|Transaction||Assets||Liabilities||Equity||Revenue||Expenses||Profit and Loss|
The income statement (statement of performance) relates to a period of time. The regular production of an income statement allows managers to compare actual performance against the budget. The statements are normally for internal consumption only. The purpose is to measure profit, but summarising the income for that period and deducting the expenses incurred in earning that income.
The balance sheet (statement of position) shows all the resources controlled by an entity and all the obligations due. The business entity principles asserts that transactions, assets and liabilities that relate to the entity are accounted separately, irrespective of whether the entity is recognised as a separate legal or taxable entity.
Wealth is a static measure and represents stock at a particular point in time. This stock can change over time. The difference between wealth at two time periods is the profit or loss for that time period.
ProfitPeriod1 = Wealth1 - Wealth0, ProfitPeriod2 = Wealth2 = Wealth1 etc.
The major influences on financial reporting for companies in Australia are; the AASB (Australian Accounting Standards Board) Framework, accounting standards (such as the International Accounting Standard Board), UIG (AASB subcommittee, Urgent Issues Group) interpretations, the Corporations (or other) Act, and stock exchange listing requirements. The aim of Not-for-Profit-Enterprises is use its resources in an efficient manner to best achieve the objectives of the organisation.
Accounting is about quantitative information that is usually financial in nature. It should provide useful information for making decisions concerning the allocation of scarce resources and opportunity costs. Management accounting is primarily directed towards internal use and decision making, and is unregulated. Financial accounting for external review and evaluation and is regulated. Management accounting is used for stewardship, planning, control and decision making.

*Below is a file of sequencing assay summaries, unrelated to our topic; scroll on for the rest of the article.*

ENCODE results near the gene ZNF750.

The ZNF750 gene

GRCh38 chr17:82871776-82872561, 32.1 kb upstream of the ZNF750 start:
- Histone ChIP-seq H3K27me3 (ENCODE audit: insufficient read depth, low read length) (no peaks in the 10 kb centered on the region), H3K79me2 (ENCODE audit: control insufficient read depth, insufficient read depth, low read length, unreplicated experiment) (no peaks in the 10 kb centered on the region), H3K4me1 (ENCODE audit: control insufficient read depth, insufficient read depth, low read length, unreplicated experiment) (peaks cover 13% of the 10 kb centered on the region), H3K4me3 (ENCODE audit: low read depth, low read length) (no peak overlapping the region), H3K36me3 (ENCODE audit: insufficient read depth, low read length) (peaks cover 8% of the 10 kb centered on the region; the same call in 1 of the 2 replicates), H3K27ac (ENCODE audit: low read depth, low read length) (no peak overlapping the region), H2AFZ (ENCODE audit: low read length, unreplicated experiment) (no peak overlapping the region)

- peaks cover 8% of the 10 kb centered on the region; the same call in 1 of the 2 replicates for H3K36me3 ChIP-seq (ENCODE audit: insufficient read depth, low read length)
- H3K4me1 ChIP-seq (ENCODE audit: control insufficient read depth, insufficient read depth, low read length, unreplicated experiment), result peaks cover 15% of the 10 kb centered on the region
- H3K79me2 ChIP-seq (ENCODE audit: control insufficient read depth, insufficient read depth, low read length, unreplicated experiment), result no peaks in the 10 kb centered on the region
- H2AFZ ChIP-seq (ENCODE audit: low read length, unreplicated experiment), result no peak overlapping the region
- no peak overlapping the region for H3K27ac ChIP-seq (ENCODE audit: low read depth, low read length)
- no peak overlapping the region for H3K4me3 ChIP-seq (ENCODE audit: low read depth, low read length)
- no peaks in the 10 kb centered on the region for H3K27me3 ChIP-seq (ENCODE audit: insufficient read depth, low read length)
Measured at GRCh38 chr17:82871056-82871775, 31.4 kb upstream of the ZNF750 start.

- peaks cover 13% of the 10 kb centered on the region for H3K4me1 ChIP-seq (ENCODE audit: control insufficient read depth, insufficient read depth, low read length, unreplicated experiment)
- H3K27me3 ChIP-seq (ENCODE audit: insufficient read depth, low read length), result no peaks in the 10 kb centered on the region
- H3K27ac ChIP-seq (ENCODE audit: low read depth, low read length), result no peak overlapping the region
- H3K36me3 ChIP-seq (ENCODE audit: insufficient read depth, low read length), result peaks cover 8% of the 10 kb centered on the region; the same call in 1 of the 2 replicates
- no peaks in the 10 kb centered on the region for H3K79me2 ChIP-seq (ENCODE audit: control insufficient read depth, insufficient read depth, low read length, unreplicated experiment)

The major elements of the human resource management process can be summarised into (HRM) three key areas:
- attracting a quality workforce: this involves human resource planning, job analysis, recruitment and selection
- developing a quality workforce: this involves orientation, socialising, training and development and performance management
- maintaining a quality workforce: this involves career planning, work-life balance, employee retention and turnover, remuneration and benefits packages and labour-management relations
Communication performs many different functions within the organisation, ranging from conducting routine transactions through to informing staff about special events (such as relocation or reorganisation). Managers use various channels and modes of communication to gather the information they need for decisions (including information about the external environment), to provide direction for staff, to inform customers and suppliers, to negotiate with partners and to liaise with other departments.
Motivation is a management technique, which is closely associated with leadership . Is motivation primarily an internal (or intrinsic) capability that an individual brings to the job or is it the responsibility of management and the organisation to provide a motivating environment (i.e. external, or extrinsic motivation)?
Managers can learn a great deal about leadership and how leaders can inspire others by examining leadership theories and observing leaders whom they admire. A useful place to start in understanding leadership is to notice how often people distinguish between leaders and managers. There is good reason for this. Generally, leaders are inspirational and charismatic, while managers are effective and productive. Leaders are people-focused, while managers are process- and outcomes-focused. Leaders generally empower, while managers generally control.